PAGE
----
After running my 10K on Saturday, I should have felt great - at least mentally and emotionally.
I should have felt like I accomplished something, instead feeling like I fell short. Should have felt proud instead of just feeling tired.
But I didn't. I was tired, yes, but I was also a bit disappointed to be honest. I felt that my 56-minute finish was too slow, that I had perhaps set my sights too high by trying to beat me 10K PR.
But now, two days later I have a different view, thanks to my encouraging readers.
So, I didn't meet my goal. I didn't set a new highwater mark. So what? The comments were right on, as usual. I didn't meet my time but I accomplished something. I ran another 10K, my second in the last six months. And when in my life had I ever even thought about running any race, at any distance?
Um, that would be never.
What I've learned most from these last 48 hours - aside from planning and signing up for races in plenty of time - is to keep yourself grounded. Yeah, I have accomplished a lot in the last three years, things I never thought possible. I came a long way and have worked incredibly hard to get to where I am.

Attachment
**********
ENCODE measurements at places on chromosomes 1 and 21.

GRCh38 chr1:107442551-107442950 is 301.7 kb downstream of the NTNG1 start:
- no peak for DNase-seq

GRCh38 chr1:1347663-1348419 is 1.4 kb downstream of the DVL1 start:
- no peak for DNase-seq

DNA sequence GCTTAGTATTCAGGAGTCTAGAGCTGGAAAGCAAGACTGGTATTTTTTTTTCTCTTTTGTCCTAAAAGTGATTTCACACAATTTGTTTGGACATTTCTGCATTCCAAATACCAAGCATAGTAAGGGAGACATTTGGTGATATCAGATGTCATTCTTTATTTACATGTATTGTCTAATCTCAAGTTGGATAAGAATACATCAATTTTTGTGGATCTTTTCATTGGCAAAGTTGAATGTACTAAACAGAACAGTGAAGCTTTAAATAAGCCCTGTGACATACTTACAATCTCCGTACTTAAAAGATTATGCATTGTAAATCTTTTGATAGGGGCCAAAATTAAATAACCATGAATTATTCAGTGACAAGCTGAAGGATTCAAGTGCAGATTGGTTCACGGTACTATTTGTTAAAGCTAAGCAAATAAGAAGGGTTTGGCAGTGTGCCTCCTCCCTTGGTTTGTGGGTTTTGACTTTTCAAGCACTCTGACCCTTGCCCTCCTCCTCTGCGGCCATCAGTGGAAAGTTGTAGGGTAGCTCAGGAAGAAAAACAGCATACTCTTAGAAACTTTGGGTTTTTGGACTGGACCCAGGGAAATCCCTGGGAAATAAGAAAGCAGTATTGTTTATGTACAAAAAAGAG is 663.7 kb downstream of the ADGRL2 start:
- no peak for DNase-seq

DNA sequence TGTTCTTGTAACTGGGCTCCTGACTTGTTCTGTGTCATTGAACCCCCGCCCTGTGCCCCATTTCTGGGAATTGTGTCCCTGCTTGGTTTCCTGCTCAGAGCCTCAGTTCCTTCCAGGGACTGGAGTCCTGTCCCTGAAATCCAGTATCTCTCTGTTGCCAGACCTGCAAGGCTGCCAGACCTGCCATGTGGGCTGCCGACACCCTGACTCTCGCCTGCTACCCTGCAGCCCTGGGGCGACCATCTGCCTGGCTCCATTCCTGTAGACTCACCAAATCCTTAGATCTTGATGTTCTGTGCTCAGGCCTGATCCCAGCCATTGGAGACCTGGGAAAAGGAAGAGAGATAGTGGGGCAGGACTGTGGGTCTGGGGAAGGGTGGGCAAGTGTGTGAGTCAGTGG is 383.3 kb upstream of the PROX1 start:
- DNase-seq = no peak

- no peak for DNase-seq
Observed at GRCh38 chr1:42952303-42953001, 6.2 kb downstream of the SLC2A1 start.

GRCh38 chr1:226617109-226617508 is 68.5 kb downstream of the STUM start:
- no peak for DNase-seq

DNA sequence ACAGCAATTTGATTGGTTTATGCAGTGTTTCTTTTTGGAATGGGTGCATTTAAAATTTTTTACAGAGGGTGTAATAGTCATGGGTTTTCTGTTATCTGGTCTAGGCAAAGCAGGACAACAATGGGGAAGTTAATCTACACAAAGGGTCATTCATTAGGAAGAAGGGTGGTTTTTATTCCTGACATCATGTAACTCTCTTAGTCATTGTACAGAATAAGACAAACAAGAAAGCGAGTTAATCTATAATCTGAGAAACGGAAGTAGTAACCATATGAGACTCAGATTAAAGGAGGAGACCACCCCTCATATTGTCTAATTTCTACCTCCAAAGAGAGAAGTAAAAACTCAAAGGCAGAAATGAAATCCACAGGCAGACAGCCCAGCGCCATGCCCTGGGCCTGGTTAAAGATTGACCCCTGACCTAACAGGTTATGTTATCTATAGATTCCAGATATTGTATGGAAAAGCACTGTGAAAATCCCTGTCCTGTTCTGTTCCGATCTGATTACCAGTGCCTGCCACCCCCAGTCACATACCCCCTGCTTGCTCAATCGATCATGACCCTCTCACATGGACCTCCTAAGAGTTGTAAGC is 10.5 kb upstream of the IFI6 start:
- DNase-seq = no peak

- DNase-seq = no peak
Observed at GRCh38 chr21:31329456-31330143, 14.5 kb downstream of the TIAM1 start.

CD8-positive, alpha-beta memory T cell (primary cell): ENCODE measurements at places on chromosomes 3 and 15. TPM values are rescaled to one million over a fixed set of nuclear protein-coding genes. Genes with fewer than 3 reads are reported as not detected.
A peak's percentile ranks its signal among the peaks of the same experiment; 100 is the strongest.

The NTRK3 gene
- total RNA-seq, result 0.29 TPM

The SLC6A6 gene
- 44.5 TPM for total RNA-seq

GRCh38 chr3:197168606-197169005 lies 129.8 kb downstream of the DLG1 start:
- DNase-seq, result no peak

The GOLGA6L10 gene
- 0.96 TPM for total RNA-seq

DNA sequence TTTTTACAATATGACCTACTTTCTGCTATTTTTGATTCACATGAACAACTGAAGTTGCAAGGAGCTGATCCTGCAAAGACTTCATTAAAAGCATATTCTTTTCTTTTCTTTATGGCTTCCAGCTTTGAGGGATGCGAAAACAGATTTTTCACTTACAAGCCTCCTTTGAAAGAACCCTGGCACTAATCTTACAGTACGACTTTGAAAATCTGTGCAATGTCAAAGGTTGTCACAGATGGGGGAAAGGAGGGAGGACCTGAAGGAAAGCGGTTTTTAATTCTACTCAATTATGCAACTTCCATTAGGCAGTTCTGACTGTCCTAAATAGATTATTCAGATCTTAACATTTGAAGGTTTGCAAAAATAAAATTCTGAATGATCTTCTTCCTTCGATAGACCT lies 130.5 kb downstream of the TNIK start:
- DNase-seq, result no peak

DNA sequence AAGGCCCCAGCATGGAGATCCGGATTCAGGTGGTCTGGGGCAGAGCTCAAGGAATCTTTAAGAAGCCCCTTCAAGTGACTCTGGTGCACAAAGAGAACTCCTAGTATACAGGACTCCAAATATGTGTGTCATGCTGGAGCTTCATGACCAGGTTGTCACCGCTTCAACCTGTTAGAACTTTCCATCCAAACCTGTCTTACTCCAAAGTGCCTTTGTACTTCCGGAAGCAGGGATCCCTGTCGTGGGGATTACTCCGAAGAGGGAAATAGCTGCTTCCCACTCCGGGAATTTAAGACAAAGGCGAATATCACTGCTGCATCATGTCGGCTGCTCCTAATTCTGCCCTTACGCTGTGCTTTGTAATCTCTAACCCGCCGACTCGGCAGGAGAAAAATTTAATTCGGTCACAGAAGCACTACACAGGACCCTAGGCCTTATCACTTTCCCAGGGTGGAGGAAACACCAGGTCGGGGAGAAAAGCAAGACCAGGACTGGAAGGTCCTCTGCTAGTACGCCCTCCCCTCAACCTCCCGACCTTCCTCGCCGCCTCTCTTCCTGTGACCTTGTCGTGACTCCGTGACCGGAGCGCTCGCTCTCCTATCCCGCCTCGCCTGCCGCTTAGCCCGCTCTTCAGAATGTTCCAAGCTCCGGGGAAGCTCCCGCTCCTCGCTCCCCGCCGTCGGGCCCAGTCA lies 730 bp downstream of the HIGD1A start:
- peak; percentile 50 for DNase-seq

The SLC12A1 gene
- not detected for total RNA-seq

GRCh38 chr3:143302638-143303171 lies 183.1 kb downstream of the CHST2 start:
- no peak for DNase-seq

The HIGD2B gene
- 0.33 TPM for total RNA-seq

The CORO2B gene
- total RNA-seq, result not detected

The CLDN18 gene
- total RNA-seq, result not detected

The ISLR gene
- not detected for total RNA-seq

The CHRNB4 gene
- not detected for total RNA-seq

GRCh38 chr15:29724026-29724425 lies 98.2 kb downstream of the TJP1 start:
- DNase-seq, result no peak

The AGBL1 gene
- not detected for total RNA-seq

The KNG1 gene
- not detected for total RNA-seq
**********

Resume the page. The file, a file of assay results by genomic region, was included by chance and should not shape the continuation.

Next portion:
So why should I ever feel that running a 10K is a disappontment, let alone finishing it under an hour?
Have I become complacent? Did I forget about all those pounds that used to physically and emotionally weigh me down?
Thing is, I try very hard to never forget where I came from, to always remember the sacrifices I made to drop my weight and to become a runner. Three years ago I couldn't walk 10 kilometers at once. One year ago I had never even ran six miles at once.
And now I'm worried because I "only" ran it in 56:00.1? Am I serious?
My reaction is a bit of a slap in the face. It's almost like saying that my effort was in vain, that what I accomplished Saturday was not noteworthy when in fact its the exact opposite. Every race, every run, every mile should be an achievement. It should be something I'm happy about.
A 10K in 56 minutes? Yeah I did that. Damn proud of it too.